Christ uses the word 'caritas', or "charity", where the English bible says "love". He is talking about brotherly love, the kind of love that seeks the good of the other precisely because they are other, that seeks to give without hope of return, the kind of love that as St. Augustine says, multiplies when it is divided. But I suspect he meant other kinds of love as well. No doubt he meant to use the imagery of romantic love as a kind of subtext to what he said, for it lends itself so easily to the image of a romantic relationship. I was hearing a radio program last night where it was talking about people who reunite with their first high school sweethearts, ten or twenty years later, often over Facebook or other internet sites. One story was about a girl who met a boy at summer camp at the age of fifteen, dated for a few weeks that summer, and then years later found him over FB. They're married today, and apparently such marriages have a lower divorce rate than the American average. There is something special about first loves, because they capture us at our most innocent and inexperienced, and because they have in them the childlike wonder at something new, before life and experience are able to harden us and corrode us.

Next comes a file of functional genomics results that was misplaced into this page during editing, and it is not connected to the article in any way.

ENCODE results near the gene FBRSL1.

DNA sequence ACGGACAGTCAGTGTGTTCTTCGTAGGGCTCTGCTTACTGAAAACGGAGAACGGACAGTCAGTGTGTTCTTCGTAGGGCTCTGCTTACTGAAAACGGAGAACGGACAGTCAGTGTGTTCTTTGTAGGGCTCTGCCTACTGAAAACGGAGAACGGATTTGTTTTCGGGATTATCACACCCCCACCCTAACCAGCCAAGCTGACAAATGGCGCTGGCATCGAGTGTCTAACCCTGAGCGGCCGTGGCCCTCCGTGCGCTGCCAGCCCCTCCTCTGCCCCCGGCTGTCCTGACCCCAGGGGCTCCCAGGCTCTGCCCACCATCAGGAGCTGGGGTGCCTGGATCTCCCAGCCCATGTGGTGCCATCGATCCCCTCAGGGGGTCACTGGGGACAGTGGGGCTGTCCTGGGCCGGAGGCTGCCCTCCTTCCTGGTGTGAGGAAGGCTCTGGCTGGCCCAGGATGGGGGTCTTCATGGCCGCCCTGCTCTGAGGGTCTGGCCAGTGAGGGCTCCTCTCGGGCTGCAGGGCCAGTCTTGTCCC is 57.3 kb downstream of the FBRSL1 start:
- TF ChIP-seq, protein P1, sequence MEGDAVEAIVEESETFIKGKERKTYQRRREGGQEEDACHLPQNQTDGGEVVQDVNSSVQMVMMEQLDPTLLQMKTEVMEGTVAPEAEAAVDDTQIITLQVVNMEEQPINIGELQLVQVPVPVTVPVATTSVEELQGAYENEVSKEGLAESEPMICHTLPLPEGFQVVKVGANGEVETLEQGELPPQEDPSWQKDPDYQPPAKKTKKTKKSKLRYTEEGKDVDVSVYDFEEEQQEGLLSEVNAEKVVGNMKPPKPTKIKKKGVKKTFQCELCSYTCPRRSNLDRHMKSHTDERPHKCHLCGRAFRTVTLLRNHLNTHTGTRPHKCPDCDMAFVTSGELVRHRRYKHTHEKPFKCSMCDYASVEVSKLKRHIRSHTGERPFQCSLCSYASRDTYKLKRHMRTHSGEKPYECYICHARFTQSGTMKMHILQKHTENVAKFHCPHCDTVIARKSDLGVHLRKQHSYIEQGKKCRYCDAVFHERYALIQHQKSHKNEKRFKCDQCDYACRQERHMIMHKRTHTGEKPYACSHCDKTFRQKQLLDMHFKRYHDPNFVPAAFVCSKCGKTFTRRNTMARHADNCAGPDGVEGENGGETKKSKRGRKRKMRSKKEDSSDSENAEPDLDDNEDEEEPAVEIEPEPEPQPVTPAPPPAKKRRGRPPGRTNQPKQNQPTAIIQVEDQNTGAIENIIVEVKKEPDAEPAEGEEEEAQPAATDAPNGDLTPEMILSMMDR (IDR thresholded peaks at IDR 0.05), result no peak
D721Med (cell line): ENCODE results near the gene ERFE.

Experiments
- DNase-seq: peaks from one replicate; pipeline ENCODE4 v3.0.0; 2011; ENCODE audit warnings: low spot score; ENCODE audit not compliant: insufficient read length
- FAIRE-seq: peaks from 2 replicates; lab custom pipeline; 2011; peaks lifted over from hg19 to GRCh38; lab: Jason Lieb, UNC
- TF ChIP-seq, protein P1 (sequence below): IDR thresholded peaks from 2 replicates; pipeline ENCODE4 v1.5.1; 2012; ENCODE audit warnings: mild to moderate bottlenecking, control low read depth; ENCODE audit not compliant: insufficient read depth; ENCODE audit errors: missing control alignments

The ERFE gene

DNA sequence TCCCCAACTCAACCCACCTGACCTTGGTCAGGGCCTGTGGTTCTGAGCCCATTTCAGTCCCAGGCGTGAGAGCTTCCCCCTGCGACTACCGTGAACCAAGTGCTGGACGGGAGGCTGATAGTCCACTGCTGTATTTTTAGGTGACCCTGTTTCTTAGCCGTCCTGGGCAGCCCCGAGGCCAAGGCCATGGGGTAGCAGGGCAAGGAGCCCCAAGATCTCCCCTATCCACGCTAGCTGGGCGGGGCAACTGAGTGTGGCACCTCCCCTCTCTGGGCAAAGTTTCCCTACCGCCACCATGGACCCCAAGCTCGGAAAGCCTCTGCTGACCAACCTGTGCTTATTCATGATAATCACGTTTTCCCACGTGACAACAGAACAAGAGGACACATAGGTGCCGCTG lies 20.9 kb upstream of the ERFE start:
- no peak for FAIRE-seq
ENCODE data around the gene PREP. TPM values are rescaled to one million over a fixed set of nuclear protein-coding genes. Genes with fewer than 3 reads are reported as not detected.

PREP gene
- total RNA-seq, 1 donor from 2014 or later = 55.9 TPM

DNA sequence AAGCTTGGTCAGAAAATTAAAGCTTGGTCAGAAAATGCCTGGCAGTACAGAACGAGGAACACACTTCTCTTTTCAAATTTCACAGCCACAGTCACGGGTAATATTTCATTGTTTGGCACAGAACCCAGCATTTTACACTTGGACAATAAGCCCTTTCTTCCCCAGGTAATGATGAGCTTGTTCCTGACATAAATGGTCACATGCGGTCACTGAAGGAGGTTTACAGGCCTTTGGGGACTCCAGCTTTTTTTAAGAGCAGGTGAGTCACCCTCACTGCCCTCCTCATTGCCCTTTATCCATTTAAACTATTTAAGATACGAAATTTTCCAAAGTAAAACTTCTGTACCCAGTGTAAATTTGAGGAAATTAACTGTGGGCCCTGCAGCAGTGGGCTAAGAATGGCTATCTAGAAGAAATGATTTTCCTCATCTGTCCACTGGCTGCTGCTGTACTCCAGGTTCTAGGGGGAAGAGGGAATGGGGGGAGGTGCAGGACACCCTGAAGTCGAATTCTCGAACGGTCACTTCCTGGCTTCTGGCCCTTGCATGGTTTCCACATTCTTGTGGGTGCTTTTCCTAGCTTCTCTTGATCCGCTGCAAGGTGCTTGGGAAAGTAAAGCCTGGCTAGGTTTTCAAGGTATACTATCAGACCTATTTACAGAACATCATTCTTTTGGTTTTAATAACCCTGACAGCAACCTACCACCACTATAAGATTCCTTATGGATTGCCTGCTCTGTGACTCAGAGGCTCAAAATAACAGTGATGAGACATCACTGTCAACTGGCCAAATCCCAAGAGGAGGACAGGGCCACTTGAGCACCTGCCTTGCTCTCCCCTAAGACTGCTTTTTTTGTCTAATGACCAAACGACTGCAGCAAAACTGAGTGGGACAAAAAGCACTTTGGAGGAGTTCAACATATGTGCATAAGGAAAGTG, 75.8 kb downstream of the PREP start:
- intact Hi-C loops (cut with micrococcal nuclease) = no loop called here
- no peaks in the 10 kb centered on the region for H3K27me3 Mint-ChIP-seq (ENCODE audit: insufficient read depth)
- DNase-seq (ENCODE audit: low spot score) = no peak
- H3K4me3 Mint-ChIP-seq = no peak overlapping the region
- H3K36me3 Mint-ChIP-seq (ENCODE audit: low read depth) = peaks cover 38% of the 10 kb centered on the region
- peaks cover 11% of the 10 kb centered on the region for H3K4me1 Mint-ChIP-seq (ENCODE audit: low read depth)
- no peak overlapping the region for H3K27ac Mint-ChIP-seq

I'm not a believer that premarital sex is always wrong, and I think some premarital relationships- in the modern age of birth control- can be healthy, loving, and spiritually fulfilling things that image the kind of love that Christ has for us. A relationship need not be the kind of permanent, lifelong relationship that marriage is, in order to be good or acceptable: I don't think that sexual relationships which are truly characterized by love and commitment, even if they don't last, are wrong or inferior. But for anyone who does want to embrace chastity before marriage- not as a requirement but as a kind of special discipline and special sacrifice, like vegetarianism- here's the key to why such a sacrifice can be admirable and beautiful. Because there's something special about the first person with whom one has a sexual experience. We bring to that experience innocence, curiosity, and faith: a faith that this will be the person that we can be with, now and forever. And how great would it be if that faith could be rewarded, and could turn out to be true? A first love is special, in a way that no other subsequent relationship can ever be, and for those people who want to bind themselves forever to the first person they ever sleep with, and to never fall away from their first love, I think that's a beautiful and compelling sacrifice. It may not be for everyone, but it is absolutely what some people are called to, and those who choose that path need to be respected.